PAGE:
No one can prepare you for the range of emotions that go into starting a business. Sure you can take classes on how to create a business or marketing plan, budgeting 101, bartending, or human resources, but no training manual is set up to prepare you for the emotional roller coaster.
The encouragement is bleak. Restaurants are among the ten most risky businesses to start and most of them fail. The pressure, responsibility and duty to do it right is heavy.
Do you recall the Tortoise and the Hare fable? ‘The race is not to the swift'. The obstinate Tortoise continues to the finishing line and is proclaimed the swiftest by his backers. In any case, my natural tendency on projects errs on the side of the hare. Move swiftly and expedite the processes. However, today, my intuition, business coach, and industry mentor tell me that I need to be patient. Keep focused. Do not give up. Slow and steady is a good thing. So while my intellect knows that I cannot rush this process, my ego and heart feels harnessed.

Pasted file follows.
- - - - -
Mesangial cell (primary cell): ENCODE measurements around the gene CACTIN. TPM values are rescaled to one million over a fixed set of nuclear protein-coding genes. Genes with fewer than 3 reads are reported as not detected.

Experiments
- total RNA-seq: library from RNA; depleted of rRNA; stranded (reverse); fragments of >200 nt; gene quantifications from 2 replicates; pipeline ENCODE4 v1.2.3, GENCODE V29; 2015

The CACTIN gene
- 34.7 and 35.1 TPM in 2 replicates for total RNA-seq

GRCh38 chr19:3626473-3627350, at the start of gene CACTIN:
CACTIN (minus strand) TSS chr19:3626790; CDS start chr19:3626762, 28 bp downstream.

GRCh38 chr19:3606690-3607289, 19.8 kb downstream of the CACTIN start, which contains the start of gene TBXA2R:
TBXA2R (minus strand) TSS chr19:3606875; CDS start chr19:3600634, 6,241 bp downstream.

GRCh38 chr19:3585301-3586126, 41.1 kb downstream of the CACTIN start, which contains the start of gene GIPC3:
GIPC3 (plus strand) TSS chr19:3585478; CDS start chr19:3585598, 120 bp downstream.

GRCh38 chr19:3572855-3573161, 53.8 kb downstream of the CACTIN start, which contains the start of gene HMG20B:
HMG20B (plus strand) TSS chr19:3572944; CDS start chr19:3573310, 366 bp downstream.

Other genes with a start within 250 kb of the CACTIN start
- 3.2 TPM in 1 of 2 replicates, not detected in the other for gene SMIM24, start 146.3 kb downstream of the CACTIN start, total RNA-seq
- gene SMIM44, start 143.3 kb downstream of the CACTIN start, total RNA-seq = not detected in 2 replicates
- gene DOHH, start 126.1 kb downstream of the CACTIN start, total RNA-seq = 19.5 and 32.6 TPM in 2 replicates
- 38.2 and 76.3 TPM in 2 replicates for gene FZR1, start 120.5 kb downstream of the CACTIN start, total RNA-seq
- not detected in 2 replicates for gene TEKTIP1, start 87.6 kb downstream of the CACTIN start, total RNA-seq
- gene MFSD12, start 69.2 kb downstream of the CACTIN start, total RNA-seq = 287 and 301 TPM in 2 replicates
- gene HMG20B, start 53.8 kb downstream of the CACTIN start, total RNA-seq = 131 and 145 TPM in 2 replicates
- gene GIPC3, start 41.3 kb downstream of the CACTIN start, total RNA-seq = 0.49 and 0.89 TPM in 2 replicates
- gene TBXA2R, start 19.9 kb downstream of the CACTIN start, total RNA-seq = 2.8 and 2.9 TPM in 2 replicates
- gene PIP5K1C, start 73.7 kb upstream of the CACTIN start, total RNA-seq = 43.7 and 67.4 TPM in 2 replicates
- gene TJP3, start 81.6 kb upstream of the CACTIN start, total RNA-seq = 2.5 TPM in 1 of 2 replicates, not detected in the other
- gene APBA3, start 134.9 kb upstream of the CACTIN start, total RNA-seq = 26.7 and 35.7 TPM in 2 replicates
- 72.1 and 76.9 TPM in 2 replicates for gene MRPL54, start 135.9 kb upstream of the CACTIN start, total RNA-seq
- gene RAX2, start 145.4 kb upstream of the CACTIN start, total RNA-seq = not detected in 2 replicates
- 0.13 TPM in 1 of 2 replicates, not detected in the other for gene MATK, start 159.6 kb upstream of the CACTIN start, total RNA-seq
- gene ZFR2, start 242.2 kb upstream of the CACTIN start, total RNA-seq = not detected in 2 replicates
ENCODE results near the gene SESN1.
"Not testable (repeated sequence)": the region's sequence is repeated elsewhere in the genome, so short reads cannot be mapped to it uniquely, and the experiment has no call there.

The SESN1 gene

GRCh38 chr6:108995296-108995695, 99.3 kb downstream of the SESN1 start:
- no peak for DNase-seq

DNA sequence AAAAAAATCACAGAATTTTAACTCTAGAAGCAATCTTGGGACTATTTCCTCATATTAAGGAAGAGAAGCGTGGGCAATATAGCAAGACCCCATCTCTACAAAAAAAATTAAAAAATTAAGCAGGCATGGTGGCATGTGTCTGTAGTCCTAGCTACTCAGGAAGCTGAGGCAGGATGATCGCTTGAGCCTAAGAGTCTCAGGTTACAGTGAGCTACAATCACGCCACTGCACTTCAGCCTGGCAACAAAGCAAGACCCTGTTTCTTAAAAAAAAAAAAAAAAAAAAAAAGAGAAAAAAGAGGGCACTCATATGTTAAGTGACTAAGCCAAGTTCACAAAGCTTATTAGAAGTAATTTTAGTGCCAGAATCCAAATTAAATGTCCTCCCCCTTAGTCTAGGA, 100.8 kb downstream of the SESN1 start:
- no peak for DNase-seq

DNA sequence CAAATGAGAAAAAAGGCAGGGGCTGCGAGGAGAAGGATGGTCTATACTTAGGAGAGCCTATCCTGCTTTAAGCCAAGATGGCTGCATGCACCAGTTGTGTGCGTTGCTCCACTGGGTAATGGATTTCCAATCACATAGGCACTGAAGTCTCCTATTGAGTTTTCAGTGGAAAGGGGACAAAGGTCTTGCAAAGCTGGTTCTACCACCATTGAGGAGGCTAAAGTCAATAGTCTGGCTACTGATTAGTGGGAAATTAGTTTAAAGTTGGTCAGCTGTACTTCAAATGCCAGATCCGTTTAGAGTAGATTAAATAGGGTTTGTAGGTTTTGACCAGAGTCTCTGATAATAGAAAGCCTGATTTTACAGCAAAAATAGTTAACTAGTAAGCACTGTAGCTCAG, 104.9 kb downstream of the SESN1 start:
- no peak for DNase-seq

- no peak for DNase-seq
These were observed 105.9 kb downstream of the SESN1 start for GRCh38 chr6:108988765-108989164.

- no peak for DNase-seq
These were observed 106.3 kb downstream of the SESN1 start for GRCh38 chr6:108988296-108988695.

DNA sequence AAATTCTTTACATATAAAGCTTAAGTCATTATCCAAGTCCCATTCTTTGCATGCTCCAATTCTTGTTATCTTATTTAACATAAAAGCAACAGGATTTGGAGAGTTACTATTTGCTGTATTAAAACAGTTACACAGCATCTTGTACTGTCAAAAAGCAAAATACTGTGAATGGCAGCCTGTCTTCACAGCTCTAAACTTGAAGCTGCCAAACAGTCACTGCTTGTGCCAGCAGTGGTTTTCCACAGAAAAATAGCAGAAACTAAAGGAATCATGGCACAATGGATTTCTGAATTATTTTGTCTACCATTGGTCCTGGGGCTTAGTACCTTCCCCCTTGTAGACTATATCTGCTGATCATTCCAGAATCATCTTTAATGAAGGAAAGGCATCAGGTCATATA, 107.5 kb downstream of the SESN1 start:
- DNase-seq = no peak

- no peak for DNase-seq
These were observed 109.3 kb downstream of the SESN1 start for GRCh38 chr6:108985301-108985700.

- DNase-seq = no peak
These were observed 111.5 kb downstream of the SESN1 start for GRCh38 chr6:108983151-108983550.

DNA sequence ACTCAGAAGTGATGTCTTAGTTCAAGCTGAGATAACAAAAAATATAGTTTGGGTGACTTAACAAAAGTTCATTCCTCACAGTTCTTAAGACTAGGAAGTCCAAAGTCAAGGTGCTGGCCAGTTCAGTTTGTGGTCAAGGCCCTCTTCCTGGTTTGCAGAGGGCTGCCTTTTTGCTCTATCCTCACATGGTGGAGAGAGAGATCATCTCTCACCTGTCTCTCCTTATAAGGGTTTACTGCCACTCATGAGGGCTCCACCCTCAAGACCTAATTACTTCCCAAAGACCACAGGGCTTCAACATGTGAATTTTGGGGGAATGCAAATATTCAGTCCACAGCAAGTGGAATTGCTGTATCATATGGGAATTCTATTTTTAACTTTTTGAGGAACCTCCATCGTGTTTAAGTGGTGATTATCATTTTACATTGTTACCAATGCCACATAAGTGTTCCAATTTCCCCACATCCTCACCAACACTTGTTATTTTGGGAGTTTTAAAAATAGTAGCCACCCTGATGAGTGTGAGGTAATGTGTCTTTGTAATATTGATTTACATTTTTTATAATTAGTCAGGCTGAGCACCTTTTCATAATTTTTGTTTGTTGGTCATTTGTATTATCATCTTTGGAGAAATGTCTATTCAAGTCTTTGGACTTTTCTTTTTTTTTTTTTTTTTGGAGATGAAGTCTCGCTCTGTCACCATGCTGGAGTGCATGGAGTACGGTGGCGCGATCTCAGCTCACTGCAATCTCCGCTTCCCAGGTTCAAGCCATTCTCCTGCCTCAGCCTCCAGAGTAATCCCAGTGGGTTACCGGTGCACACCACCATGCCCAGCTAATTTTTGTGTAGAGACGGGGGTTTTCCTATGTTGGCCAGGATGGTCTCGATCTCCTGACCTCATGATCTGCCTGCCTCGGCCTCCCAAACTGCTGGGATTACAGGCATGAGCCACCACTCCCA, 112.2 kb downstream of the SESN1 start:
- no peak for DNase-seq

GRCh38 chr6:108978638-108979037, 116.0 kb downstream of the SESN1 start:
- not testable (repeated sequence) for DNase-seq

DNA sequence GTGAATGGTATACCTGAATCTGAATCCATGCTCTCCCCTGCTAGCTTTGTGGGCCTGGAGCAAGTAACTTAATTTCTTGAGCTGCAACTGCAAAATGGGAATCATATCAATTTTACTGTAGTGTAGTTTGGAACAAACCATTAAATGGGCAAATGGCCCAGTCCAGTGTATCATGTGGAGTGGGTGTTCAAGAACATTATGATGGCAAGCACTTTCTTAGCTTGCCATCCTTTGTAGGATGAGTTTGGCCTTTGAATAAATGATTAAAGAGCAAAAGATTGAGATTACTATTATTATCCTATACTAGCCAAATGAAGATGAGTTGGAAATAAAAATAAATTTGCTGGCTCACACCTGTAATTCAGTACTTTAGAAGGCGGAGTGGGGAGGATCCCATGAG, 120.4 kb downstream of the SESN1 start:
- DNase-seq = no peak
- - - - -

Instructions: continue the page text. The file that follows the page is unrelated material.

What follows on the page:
At times I feel discouraged and frustrated. While the support from my family, friends, and acquaintances is what keeps me going there are times when I have to hide my frustration when there is no news to report as I’m asked for updates.
There are substantial financial burdens associated with this endeavor that stay on the front burner of my emotions too. Every penny that I spend out of pocket now, is a penny that I don’t get to spend later on the project.
By nature I am a planner and I have to readjust for next month, or three months from now because I have no idea when the space could come up. It takes center stage in my life and sometimes that sucks. I am getting good at responding to requests with “I don’t know right now, I’ll let you know as the date draws near.”
Please note: this post certainly is not intended as a pity party but rather an honest account of the range of emotions associated with this endeavor and I want to truthfully document this progression.